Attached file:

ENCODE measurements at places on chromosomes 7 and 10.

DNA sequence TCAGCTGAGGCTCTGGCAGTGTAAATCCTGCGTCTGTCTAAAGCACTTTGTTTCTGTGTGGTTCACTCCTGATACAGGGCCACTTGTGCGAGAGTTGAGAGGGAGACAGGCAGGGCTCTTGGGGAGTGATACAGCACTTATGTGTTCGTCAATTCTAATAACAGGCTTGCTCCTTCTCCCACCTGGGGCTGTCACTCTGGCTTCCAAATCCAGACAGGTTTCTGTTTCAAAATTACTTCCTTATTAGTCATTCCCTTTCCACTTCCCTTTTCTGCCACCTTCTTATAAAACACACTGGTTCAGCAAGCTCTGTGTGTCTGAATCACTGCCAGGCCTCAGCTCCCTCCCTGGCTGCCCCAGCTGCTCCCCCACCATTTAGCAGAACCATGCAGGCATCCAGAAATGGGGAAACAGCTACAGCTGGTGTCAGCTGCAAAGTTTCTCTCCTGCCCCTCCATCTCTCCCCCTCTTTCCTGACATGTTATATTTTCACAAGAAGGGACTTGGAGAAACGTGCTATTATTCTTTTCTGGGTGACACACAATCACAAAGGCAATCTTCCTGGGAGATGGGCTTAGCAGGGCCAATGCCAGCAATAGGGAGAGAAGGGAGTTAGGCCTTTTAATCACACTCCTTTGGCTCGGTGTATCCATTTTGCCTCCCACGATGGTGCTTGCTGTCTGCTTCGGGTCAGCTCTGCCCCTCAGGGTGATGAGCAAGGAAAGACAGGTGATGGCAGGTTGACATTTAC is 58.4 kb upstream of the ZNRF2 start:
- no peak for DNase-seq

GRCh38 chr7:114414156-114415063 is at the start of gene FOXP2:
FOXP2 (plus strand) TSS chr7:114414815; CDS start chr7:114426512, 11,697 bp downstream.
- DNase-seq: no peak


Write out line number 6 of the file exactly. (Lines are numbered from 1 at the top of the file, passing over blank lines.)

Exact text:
- DNase-seq: no peak